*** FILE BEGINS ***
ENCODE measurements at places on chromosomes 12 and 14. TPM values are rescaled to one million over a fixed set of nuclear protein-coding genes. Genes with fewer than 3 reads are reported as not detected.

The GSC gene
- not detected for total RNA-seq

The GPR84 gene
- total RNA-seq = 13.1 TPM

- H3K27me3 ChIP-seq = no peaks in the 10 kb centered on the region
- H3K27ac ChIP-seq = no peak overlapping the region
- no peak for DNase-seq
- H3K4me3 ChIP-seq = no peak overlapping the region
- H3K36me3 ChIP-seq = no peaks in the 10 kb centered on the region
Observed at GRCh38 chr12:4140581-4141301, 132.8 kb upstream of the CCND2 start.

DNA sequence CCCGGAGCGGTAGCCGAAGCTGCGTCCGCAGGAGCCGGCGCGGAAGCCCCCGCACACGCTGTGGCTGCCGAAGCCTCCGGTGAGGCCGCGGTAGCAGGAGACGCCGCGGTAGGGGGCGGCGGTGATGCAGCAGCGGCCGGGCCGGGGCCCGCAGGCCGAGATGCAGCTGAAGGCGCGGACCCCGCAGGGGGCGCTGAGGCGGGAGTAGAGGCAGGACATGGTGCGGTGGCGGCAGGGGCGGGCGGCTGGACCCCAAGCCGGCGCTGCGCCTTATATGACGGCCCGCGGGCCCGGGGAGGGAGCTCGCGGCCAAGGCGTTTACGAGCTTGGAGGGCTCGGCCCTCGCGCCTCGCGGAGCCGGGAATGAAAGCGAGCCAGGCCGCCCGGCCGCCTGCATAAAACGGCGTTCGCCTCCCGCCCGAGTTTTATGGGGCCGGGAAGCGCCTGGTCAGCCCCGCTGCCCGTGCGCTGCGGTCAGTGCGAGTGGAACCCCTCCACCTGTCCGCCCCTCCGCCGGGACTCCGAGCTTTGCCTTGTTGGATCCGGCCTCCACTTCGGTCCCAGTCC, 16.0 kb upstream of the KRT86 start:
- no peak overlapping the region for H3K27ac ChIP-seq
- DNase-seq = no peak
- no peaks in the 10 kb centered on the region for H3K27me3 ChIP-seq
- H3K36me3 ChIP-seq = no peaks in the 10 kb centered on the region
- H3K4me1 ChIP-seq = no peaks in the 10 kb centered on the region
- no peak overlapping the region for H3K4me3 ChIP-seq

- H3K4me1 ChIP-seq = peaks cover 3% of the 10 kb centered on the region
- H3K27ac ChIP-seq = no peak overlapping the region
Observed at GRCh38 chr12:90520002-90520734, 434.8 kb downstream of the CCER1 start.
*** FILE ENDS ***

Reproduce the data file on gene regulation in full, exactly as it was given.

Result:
ENCODE measurements at places on chromosomes 12 and 14. TPM values are rescaled to one million over a fixed set of nuclear protein-coding genes. Genes with fewer than 3 reads are reported as not detected.

The GSC gene
- not detected for total RNA-seq

The GPR84 gene
- total RNA-seq = 13.1 TPM

- H3K27me3 ChIP-seq = no peaks in the 10 kb centered on the region
- H3K27ac ChIP-seq = no peak overlapping the region
- no peak for DNase-seq
- H3K4me3 ChIP-seq = no peak overlapping the region
- H3K36me3 ChIP-seq = no peaks in the 10 kb centered on the region
Observed at GRCh38 chr12:4140581-4141301, 132.8 kb upstream of the CCND2 start.

DNA sequence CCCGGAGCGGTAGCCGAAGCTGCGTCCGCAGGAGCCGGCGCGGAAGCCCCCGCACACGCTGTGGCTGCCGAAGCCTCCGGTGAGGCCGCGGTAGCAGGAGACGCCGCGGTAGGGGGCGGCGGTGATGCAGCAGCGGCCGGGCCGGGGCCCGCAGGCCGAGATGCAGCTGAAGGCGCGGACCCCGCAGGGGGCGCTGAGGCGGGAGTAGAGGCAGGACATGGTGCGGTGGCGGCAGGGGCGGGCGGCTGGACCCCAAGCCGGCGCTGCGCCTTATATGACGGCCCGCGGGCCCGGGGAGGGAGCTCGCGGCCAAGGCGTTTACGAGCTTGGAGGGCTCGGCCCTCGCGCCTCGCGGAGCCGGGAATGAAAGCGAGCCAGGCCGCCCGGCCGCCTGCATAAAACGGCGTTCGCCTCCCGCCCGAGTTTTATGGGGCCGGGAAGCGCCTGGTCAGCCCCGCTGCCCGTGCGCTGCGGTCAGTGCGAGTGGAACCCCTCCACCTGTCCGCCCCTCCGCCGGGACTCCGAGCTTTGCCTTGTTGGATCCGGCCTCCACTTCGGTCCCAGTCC, 16.0 kb upstream of the KRT86 start:
- no peak overlapping the region for H3K27ac ChIP-seq
- DNase-seq = no peak
- no peaks in the 10 kb centered on the region for H3K27me3 ChIP-seq
- H3K36me3 ChIP-seq = no peaks in the 10 kb centered on the region
- H3K4me1 ChIP-seq = no peaks in the 10 kb centered on the region
- no peak overlapping the region for H3K4me3 ChIP-seq

- H3K4me1 ChIP-seq = peaks cover 3% of the 10 kb centered on the region
- H3K27ac ChIP-seq = no peak overlapping the region
Observed at GRCh38 chr12:90520002-90520734, 434.8 kb downstream of the CCER1 start.